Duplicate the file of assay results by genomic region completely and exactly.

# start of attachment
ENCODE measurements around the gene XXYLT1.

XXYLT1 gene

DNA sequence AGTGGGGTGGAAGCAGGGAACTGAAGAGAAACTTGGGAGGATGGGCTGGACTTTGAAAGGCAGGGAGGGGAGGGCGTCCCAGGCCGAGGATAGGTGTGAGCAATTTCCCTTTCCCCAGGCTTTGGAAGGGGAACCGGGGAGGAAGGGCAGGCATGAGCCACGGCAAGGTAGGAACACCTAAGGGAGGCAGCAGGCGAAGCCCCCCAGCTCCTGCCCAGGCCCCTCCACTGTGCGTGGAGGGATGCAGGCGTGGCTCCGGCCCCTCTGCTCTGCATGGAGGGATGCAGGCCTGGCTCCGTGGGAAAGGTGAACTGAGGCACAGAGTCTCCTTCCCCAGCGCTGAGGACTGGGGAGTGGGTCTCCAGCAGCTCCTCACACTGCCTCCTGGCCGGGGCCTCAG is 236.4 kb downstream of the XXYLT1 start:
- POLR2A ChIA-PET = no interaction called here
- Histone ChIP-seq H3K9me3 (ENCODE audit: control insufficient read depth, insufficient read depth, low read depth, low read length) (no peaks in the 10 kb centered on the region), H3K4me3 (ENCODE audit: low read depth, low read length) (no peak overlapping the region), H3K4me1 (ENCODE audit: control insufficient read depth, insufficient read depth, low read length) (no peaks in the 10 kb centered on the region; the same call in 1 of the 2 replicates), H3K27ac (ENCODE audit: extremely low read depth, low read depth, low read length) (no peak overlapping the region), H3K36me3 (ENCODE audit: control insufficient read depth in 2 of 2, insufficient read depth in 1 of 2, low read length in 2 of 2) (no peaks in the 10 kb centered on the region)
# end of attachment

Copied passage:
ENCODE measurements around the gene XXYLT1.

XXYLT1 gene

DNA sequence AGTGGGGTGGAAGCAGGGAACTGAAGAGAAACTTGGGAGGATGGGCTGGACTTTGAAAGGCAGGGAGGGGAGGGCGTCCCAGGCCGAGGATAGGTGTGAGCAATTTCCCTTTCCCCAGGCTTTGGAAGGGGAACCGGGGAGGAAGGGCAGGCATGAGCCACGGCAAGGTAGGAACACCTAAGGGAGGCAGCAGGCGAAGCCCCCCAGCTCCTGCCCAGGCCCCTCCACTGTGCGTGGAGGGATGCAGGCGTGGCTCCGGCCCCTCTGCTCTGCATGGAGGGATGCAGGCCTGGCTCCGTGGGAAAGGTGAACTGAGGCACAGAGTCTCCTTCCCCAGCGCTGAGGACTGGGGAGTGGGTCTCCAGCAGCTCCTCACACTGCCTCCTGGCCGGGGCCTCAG is 236.4 kb downstream of the XXYLT1 start:
- POLR2A ChIA-PET = no interaction called here
- Histone ChIP-seq H3K9me3 (ENCODE audit: control insufficient read depth, insufficient read depth, low read depth, low read length) (no peaks in the 10 kb centered on the region), H3K4me3 (ENCODE audit: low read depth, low read length) (no peak overlapping the region), H3K4me1 (ENCODE audit: control insufficient read depth, insufficient read depth, low read length) (no peaks in the 10 kb centered on the region; the same call in 1 of the 2 replicates), H3K27ac (ENCODE audit: extremely low read depth, low read depth, low read length) (no peak overlapping the region), H3K36me3 (ENCODE audit: control insufficient read depth in 2 of 2, insufficient read depth in 1 of 2, low read length in 2 of 2) (no peaks in the 10 kb centered on the region)